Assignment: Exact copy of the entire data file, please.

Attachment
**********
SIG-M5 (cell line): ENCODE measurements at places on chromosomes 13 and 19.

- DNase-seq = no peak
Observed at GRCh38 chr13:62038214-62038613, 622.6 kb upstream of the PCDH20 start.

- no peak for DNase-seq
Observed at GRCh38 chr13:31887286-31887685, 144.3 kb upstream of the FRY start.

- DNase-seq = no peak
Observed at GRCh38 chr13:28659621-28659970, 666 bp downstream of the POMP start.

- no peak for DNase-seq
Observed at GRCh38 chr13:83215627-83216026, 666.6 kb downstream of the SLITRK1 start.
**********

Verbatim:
SIG-M5 (cell line): ENCODE measurements at places on chromosomes 13 and 19.

- DNase-seq = no peak
Observed at GRCh38 chr13:62038214-62038613, 622.6 kb upstream of the PCDH20 start.

- no peak for DNase-seq
Observed at GRCh38 chr13:31887286-31887685, 144.3 kb upstream of the FRY start.

- DNase-seq = no peak
Observed at GRCh38 chr13:28659621-28659970, 666 bp downstream of the POMP start.

- no peak for DNase-seq
Observed at GRCh38 chr13:83215627-83216026, 666.6 kb downstream of the SLITRK1 start.